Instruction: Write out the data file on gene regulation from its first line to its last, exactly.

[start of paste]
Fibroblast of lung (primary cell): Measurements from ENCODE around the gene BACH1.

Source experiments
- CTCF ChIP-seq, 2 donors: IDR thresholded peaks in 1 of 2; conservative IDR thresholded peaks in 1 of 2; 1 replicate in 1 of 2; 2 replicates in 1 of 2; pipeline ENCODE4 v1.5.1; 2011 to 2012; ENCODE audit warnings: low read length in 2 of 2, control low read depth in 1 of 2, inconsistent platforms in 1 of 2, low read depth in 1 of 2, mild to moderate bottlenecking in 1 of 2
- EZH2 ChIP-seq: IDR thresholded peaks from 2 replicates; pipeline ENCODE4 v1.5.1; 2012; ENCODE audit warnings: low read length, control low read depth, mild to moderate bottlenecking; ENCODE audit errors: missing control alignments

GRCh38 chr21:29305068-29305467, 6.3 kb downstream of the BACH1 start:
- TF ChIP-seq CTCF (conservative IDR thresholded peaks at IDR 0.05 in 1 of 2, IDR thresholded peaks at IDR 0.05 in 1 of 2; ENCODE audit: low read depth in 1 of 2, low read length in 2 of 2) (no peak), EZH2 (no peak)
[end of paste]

Fibroblast of lung (primary cell): Measurements from ENCODE around the gene BACH1.

Source experiments
- CTCF ChIP-seq, 2 donors: IDR thresholded peaks in 1 of 2; conservative IDR thresholded peaks in 1 of 2; 1 replicate in 1 of 2; 2 replicates in 1 of 2; pipeline ENCODE4 v1.5.1; 2011 to 2012; ENCODE audit warnings: low read length in 2 of 2, control low read depth in 1 of 2, inconsistent platforms in 1 of 2, low read depth in 1 of 2, mild to moderate bottlenecking in 1 of 2
- EZH2 ChIP-seq: IDR thresholded peaks from 2 replicates; pipeline ENCODE4 v1.5.1; 2012; ENCODE audit warnings: low read length, control low read depth, mild to moderate bottlenecking; ENCODE audit errors: missing control alignments

GRCh38 chr21:29305068-29305467, 6.3 kb downstream of the BACH1 start:
- TF ChIP-seq CTCF (conservative IDR thresholded peaks at IDR 0.05 in 1 of 2, IDR thresholded peaks at IDR 0.05 in 1 of 2; ENCODE audit: low read depth in 1 of 2, low read length in 2 of 2) (no peak), EZH2 (no peak)